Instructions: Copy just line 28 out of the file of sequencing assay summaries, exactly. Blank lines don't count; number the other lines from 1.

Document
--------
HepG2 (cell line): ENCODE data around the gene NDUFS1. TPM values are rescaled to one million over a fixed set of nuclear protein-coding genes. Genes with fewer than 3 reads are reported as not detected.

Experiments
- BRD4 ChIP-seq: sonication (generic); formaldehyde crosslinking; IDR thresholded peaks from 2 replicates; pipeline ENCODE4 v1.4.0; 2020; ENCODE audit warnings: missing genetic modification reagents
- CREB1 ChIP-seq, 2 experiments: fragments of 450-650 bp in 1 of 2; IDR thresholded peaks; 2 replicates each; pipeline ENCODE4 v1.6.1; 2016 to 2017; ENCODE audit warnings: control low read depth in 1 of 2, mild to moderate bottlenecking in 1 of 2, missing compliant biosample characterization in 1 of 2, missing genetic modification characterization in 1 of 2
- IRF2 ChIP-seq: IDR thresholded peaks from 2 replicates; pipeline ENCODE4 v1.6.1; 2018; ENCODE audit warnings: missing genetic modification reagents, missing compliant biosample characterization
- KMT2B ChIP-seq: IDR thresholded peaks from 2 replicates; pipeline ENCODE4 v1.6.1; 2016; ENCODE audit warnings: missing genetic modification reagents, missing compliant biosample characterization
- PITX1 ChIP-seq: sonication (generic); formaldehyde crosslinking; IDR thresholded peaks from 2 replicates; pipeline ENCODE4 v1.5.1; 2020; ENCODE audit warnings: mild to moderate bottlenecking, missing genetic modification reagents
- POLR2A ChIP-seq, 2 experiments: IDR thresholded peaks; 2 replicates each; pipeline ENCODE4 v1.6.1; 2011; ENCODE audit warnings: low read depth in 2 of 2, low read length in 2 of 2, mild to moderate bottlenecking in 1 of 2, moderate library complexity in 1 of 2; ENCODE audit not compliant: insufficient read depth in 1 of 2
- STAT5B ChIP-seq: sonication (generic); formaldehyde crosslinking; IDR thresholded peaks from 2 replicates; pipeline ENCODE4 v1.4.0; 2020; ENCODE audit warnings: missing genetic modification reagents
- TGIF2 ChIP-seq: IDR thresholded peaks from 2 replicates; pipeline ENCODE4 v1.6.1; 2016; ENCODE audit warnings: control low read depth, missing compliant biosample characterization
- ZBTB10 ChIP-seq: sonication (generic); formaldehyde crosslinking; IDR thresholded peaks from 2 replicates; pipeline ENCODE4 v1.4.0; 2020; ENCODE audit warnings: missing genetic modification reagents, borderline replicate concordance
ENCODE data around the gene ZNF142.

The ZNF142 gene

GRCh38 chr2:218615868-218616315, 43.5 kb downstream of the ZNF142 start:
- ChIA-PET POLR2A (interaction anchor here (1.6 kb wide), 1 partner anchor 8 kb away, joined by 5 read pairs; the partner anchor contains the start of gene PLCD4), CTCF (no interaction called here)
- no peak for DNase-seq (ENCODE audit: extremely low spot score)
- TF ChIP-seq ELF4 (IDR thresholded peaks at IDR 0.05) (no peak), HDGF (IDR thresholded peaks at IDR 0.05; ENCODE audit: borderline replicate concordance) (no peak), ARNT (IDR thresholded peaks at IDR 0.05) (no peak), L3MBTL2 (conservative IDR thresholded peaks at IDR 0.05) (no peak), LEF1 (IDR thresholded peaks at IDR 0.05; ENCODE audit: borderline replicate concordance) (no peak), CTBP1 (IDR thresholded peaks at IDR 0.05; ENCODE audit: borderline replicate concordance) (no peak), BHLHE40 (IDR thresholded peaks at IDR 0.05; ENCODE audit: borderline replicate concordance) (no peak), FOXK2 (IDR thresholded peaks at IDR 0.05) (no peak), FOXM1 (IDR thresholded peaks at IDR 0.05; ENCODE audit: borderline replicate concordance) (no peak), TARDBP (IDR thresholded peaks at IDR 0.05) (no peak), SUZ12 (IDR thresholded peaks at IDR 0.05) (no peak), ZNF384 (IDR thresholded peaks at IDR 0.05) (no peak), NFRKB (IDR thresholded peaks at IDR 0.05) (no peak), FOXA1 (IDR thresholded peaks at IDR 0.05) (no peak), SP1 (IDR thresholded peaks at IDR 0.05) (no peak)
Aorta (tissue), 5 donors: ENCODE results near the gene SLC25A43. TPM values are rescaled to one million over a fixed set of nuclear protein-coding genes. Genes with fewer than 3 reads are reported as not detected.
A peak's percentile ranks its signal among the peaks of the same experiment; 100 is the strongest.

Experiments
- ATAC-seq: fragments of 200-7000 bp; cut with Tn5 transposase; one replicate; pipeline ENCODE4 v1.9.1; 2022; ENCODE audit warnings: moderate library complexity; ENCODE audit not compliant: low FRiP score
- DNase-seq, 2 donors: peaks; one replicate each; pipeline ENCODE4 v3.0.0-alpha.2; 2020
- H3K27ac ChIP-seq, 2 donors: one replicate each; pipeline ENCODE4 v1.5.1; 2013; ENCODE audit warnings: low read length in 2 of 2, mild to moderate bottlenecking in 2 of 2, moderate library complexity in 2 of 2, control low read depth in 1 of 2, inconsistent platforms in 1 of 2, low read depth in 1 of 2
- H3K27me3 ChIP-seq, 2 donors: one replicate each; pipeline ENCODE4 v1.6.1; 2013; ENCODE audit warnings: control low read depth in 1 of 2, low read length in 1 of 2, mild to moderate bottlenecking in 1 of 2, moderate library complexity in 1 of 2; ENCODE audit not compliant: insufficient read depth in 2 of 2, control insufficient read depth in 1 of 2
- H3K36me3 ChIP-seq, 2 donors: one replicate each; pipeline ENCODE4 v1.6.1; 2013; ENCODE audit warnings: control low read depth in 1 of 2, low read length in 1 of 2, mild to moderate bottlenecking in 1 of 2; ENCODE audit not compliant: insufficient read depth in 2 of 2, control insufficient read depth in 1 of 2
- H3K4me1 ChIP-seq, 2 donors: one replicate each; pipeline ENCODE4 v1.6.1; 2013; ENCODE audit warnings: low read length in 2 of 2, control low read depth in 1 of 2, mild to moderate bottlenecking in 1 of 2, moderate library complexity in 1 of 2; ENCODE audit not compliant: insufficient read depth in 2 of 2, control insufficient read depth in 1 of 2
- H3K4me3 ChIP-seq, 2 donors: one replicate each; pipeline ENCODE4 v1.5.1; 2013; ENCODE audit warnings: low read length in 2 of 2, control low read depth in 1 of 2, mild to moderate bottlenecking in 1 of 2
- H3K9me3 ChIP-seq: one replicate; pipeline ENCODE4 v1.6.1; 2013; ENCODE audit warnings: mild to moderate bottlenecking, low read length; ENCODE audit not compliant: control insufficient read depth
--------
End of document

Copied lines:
- H3K9me3 ChIP-seq: one replicate; pipeline ENCODE4 v1.6.1; 2013; ENCODE audit warnings: mild to moderate bottlenecking, low read length; ENCODE audit not compliant: control insufficient read depth